Erwin took a circuitous route through the terminal, passing the ticket counters and backtracking past the baggage claim area, where he exited without claiming any luggage. Bowman caught up with Erwin in a parking lot, displayed his badge and identification, and explained that he was an Alaska state trooper assigned to the narcotics division.
Bowman asked Erwin if he was willing to answer a few questions, and Erwin replied, "Yes." Upon request, Erwin displayed a valid driver's license. At that point, Bowman explained that Erwin was not under arrest and asked him where he had traveled from. Erwin responded that he had come from San Francisco. When Bowman asked to see his plane ticket, Erwin produced a ticket jacket indicating a one-way flight from San Francisco to Anchorage. The name on the ticket matched the name on the driver's license.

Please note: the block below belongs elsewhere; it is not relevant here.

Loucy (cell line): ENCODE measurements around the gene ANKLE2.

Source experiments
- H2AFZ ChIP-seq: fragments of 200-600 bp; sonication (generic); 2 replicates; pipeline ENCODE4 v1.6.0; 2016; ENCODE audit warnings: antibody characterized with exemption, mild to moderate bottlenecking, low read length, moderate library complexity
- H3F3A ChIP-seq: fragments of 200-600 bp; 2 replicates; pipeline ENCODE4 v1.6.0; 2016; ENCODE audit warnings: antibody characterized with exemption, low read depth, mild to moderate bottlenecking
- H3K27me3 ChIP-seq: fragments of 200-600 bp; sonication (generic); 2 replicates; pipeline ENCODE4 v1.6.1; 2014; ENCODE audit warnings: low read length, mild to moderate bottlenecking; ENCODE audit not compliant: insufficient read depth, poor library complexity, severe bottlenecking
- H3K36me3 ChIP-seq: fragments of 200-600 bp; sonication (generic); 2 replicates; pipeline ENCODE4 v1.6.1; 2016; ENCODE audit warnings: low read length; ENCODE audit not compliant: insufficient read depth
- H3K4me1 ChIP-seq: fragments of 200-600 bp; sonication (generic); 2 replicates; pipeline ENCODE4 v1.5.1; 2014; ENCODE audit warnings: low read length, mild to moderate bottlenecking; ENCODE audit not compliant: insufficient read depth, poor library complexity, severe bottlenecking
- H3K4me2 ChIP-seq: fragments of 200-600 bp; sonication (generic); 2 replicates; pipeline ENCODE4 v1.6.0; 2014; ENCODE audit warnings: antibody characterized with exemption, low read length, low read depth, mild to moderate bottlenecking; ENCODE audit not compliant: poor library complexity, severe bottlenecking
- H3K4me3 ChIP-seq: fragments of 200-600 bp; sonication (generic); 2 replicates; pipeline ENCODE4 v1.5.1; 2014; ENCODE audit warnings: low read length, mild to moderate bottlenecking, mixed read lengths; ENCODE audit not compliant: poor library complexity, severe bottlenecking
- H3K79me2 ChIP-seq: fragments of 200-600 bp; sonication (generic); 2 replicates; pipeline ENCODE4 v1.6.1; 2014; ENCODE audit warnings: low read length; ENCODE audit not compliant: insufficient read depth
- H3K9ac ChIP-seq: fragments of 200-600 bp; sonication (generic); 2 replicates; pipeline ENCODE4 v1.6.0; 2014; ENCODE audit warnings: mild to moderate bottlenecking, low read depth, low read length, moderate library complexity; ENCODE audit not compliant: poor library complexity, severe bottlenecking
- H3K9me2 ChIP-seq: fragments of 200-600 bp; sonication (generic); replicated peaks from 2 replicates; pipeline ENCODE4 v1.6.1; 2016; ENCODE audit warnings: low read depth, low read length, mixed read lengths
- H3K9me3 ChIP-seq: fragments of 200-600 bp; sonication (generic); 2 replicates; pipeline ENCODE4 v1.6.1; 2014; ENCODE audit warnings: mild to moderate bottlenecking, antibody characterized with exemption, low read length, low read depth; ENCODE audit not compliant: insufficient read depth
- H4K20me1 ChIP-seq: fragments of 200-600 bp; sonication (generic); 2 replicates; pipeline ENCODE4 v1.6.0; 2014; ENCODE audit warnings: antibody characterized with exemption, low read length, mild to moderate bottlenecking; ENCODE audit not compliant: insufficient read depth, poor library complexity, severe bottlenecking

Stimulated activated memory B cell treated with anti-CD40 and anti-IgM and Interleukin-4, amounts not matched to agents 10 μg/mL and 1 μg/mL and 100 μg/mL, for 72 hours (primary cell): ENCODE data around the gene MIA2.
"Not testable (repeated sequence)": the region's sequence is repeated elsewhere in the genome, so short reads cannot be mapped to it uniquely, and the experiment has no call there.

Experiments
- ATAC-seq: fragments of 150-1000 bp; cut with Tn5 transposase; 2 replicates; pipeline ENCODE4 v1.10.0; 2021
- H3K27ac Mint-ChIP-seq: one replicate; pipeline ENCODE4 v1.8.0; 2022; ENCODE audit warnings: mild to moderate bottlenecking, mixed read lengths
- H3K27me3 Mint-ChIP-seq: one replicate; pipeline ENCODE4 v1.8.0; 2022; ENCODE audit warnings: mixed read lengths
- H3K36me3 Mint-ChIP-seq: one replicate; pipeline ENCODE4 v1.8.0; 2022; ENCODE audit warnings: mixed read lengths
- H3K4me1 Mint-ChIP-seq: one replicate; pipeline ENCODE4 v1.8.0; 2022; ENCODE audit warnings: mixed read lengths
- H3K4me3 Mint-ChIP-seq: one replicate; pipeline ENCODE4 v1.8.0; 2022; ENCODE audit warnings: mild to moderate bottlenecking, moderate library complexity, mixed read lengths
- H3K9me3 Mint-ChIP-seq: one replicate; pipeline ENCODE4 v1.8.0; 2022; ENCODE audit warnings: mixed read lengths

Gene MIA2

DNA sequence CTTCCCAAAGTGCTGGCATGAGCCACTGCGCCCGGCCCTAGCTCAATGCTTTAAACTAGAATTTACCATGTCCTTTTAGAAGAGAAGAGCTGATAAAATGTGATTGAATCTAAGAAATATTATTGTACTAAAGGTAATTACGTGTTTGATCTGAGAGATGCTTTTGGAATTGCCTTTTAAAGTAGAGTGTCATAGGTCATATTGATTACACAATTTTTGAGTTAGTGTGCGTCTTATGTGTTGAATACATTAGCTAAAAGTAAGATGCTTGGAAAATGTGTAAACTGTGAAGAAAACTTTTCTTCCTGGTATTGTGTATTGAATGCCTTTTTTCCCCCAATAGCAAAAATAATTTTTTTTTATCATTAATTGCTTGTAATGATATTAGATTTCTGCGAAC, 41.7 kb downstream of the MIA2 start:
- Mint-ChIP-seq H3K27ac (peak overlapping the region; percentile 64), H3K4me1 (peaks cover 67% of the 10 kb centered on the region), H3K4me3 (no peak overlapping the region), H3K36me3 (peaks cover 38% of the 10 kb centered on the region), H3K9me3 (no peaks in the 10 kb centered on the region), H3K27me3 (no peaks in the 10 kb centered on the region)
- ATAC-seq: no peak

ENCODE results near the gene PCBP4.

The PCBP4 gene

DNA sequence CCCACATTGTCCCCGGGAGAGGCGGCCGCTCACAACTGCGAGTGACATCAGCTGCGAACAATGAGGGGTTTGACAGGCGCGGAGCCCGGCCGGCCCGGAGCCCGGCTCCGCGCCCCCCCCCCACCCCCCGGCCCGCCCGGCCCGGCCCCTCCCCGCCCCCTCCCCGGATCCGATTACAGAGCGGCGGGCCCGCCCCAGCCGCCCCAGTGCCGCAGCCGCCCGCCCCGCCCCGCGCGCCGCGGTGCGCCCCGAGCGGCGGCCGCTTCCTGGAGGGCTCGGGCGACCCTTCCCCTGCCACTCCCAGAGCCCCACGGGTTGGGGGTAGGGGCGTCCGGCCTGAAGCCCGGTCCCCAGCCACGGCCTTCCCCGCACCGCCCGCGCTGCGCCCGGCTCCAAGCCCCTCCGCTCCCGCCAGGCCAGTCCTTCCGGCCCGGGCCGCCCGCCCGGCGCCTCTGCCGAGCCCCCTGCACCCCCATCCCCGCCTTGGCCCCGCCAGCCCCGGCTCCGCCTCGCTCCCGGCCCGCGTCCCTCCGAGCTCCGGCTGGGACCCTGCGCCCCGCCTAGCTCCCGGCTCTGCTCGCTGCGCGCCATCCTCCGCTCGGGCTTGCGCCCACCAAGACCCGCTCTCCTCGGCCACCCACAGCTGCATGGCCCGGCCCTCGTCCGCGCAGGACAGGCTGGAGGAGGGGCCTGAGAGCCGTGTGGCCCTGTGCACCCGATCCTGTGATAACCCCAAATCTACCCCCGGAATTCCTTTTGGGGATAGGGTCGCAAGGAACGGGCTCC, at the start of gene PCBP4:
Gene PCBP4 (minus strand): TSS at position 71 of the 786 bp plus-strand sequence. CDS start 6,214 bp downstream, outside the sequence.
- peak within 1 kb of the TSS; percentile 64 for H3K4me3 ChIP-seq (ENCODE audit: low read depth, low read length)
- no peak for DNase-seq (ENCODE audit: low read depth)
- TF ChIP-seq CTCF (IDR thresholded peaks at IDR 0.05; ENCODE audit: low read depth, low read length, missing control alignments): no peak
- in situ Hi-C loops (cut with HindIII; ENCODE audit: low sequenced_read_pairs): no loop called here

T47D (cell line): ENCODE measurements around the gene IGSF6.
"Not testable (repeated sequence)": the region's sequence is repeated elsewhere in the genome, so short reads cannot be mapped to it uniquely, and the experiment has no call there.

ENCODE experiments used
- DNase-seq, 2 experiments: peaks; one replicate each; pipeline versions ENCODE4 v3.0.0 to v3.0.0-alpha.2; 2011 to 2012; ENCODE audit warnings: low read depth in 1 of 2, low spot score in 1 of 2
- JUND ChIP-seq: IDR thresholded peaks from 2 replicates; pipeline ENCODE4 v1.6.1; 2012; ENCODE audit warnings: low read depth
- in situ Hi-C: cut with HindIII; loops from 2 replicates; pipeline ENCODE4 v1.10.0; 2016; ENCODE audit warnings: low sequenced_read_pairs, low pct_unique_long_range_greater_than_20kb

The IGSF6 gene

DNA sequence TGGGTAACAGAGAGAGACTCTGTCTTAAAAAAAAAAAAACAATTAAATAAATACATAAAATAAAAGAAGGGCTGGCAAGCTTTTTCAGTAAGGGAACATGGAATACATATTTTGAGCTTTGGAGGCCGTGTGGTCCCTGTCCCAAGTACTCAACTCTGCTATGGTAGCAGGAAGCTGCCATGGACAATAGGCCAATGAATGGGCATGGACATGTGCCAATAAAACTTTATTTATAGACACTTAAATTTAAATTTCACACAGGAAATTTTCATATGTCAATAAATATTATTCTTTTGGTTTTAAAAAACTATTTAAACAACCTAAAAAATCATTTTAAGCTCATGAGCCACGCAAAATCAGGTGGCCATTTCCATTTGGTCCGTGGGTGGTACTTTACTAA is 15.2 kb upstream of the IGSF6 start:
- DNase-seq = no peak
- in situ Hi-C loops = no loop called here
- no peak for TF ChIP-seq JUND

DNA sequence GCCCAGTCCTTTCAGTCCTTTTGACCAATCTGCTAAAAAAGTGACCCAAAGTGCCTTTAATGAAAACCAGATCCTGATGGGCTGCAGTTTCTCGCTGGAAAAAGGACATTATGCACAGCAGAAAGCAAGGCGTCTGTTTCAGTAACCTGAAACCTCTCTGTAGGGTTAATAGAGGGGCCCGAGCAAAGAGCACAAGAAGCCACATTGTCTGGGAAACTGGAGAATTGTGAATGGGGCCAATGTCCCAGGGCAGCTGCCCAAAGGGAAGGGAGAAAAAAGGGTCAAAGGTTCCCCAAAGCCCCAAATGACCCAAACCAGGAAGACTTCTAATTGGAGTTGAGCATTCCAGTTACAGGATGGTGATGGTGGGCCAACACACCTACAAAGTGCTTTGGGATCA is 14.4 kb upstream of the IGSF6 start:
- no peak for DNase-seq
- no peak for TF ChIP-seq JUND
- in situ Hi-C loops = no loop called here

At this point, the two were joined by trooper McMillon. McMillon observed a second ticket jacket protruding from Erwin's pocket and asked to see it. Erwin handed it to him. It showed a departure from Anchorage on May 4, with a return booked on May 6. Erwin advised the troopers that his trip had been for the purpose of visiting a sick grandmother. When asked why the trip had been so brief, Erwin replied that he was short on time.
Trooper Bowman then asked Erwin why he had taken a circuitous route through the airport. Erwin replied that he was trying to avoid the airline picketers because his father's girlfriend was one of them and he did not want her to see him flying on Alaska Airlines. Bowman noted that there were no picketers around that day even though Alaska Airlines employees were on strike at the time, and that Erwin's path would have taken him past two of their usual picketing locations. Erwin gave no explanation for his doubling back past the baggage claims area.